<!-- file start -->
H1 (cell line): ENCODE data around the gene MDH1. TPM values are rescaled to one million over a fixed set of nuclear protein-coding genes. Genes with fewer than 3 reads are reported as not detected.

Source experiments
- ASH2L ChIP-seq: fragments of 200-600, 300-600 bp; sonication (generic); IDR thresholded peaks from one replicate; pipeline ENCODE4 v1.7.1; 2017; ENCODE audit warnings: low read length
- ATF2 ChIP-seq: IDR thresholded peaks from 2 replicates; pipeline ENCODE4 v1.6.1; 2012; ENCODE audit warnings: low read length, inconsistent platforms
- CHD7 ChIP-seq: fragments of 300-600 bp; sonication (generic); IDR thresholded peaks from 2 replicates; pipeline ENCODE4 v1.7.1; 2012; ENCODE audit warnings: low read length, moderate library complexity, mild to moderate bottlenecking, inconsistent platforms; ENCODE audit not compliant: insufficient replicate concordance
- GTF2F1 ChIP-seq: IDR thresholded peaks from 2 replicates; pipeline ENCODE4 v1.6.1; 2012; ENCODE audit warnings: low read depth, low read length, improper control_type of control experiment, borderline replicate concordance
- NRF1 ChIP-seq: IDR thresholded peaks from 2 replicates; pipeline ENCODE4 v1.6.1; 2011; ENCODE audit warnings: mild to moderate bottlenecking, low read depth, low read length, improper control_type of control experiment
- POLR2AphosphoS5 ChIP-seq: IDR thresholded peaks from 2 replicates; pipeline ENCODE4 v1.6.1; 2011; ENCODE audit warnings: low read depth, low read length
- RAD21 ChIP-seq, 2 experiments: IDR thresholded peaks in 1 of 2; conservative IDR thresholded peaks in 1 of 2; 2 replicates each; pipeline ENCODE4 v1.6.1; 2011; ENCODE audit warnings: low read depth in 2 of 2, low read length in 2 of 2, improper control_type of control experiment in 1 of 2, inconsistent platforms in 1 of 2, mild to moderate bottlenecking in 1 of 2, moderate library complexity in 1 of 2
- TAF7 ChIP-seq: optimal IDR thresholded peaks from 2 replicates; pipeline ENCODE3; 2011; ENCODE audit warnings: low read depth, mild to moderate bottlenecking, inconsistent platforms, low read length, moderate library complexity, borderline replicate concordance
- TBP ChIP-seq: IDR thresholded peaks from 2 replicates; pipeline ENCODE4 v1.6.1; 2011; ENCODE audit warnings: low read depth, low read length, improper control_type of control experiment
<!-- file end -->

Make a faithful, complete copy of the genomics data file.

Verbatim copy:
H1 (cell line): ENCODE data around the gene MDH1. TPM values are rescaled to one million over a fixed set of nuclear protein-coding genes. Genes with fewer than 3 reads are reported as not detected.

Source experiments
- ASH2L ChIP-seq: fragments of 200-600, 300-600 bp; sonication (generic); IDR thresholded peaks from one replicate; pipeline ENCODE4 v1.7.1; 2017; ENCODE audit warnings: low read length
- ATF2 ChIP-seq: IDR thresholded peaks from 2 replicates; pipeline ENCODE4 v1.6.1; 2012; ENCODE audit warnings: low read length, inconsistent platforms
- CHD7 ChIP-seq: fragments of 300-600 bp; sonication (generic); IDR thresholded peaks from 2 replicates; pipeline ENCODE4 v1.7.1; 2012; ENCODE audit warnings: low read length, moderate library complexity, mild to moderate bottlenecking, inconsistent platforms; ENCODE audit not compliant: insufficient replicate concordance
- GTF2F1 ChIP-seq: IDR thresholded peaks from 2 replicates; pipeline ENCODE4 v1.6.1; 2012; ENCODE audit warnings: low read depth, low read length, improper control_type of control experiment, borderline replicate concordance
- NRF1 ChIP-seq: IDR thresholded peaks from 2 replicates; pipeline ENCODE4 v1.6.1; 2011; ENCODE audit warnings: mild to moderate bottlenecking, low read depth, low read length, improper control_type of control experiment
- POLR2AphosphoS5 ChIP-seq: IDR thresholded peaks from 2 replicates; pipeline ENCODE4 v1.6.1; 2011; ENCODE audit warnings: low read depth, low read length
- RAD21 ChIP-seq, 2 experiments: IDR thresholded peaks in 1 of 2; conservative IDR thresholded peaks in 1 of 2; 2 replicates each; pipeline ENCODE4 v1.6.1; 2011; ENCODE audit warnings: low read depth in 2 of 2, low read length in 2 of 2, improper control_type of control experiment in 1 of 2, inconsistent platforms in 1 of 2, mild to moderate bottlenecking in 1 of 2, moderate library complexity in 1 of 2
- TAF7 ChIP-seq: optimal IDR thresholded peaks from 2 replicates; pipeline ENCODE3; 2011; ENCODE audit warnings: low read depth, mild to moderate bottlenecking, inconsistent platforms, low read length, moderate library complexity, borderline replicate concordance
- TBP ChIP-seq: IDR thresholded peaks from 2 replicates; pipeline ENCODE4 v1.6.1; 2011; ENCODE audit warnings: low read depth, low read length, improper control_type of control experiment